8 Oculus (2013)
A classic thriller that has fortunately remained untouched, Oculus makes horror better by featuring a haunted mirror capable of triggering terrible, frightening, unexplained events. Before he gave us The Haunting of Hill House, Mike Flanagan tells the story of Kaylie, a young woman who is trying to absolve her brother of a brutal murder that everyone thinks he committed, but the real culprit was a supernatural phenomenon in the form of a mirror known as the Lasser Glass.
The scares in the movie are very creepy, and the entire time you’ll feel danger crawling up your skin. Flanagan remains consistent with the pace and creates an environment that is oddly scary the entire time.
7 It Follows (2014)
As for as jump scares go in horror movies, It Follows packs a few creative ones. The psychological horror film tells the story of Jay Height, a normal teenager cruising through life like you’d expect her to. It’s autumn, and the breeze is chill, and as a carefree youth, one night, Jay sleeps with her new boyfriend, Hugh. Right after, she starts having visions and discovers that she is being followed by a ghastly supernatural force. Her friends don’t believe her, but a similar event induces paranoia among the group, and they huddle up to escape this monstrosity.
The creature “It” almost feels unknowable as it only lurks at the edges of perception, but the movie makes for an incredibly refreshing horror flick that never got a sequel.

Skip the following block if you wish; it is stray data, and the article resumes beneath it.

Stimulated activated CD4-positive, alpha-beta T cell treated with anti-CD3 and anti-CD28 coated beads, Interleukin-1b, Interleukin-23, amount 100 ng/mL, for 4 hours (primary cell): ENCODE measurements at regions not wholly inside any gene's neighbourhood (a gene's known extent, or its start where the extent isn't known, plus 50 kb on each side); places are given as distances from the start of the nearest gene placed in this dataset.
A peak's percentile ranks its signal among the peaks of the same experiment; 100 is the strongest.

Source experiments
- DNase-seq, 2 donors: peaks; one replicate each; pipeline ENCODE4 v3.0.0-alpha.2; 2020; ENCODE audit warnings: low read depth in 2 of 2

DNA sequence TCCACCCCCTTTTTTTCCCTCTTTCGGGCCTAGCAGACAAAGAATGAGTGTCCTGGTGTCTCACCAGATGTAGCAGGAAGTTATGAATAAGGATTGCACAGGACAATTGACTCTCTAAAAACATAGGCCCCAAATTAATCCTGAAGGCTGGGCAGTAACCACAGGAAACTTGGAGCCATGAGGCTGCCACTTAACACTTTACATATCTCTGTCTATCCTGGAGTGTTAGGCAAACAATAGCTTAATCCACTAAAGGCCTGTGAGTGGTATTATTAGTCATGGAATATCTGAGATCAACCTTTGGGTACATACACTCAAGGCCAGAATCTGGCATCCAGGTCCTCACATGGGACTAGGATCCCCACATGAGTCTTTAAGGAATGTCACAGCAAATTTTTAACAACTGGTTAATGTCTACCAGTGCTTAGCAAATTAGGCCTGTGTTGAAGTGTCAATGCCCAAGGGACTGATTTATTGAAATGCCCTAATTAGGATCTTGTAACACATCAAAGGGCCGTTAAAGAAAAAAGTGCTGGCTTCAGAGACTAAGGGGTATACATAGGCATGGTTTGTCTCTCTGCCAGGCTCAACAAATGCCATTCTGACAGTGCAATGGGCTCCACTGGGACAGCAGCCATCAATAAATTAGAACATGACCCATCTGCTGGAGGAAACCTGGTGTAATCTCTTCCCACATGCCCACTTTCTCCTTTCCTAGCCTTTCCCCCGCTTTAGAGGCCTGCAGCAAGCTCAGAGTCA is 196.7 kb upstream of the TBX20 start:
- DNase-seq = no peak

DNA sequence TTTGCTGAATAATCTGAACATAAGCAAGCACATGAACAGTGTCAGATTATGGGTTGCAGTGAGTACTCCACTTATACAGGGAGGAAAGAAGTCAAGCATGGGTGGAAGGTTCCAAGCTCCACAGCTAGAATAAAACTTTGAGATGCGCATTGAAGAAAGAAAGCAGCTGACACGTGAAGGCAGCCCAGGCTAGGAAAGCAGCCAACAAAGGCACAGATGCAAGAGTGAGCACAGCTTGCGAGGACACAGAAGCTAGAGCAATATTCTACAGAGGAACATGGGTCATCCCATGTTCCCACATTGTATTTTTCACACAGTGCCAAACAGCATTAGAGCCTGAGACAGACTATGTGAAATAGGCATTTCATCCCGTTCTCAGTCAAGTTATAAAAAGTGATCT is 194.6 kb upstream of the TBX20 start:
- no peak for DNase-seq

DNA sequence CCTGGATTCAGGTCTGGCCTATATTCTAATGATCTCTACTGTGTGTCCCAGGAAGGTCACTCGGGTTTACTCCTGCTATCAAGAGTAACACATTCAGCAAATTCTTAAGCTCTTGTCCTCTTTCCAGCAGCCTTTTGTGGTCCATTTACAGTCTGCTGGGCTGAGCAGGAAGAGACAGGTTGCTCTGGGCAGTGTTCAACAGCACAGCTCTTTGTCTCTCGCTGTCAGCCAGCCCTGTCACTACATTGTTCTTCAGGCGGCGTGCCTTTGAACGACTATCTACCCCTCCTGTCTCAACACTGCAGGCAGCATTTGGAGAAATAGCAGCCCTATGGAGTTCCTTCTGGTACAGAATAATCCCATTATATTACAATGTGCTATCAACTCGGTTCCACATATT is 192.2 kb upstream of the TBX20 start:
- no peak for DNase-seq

6 The Babadook (2014)
The Babadook is an Australian horror drama about a mother-son duo. Amelia is a single mother devastated after the death of her husband. As she desperately tries to hold herself together, Sam, her son, begins to drift. His obsession with a sinister children’s book has drawn him toward a darkness that makes Amelia paranoid. When she discovers that her son is convinced that a monster from his favorite book has come to life in their home, she doesn’t want to believe it. Until she herself experiences strange things in their house.
Written and directed by Jennifer Kent, and acted out incredibly by Essie Davis and Naoh Wiseman, the movie is a dreadful exploration of grief, mental illness, and the terrors of childhood imagination. The Babadook itself is a frightening and compelling villain.
5 The VVitch (2015)
Robert Eggers numbs our brains with this historical horror film. Set in the 1880s New England, The VVitch follows an excommunicated Puritan family that moves to a secluded farm. But even their strongest of faiths and true hearts cannot stop the dark forces that come to haunt them. There are no explanations for the dread and paranoia stalking the family, but our central character is Anya Taylor-Joy’s Thomasin, the eldest daughter and the victim of whatever evil brews in their confines. Every step feels like a test; the only suspicions are black magic and witchcraft. And as disturbing as it feels, Thomasin is more at ease with the sinister than the family. The movie is a horrifying descent of the human mind into madness, one that does not need to be redone.
4 Get Out (2017)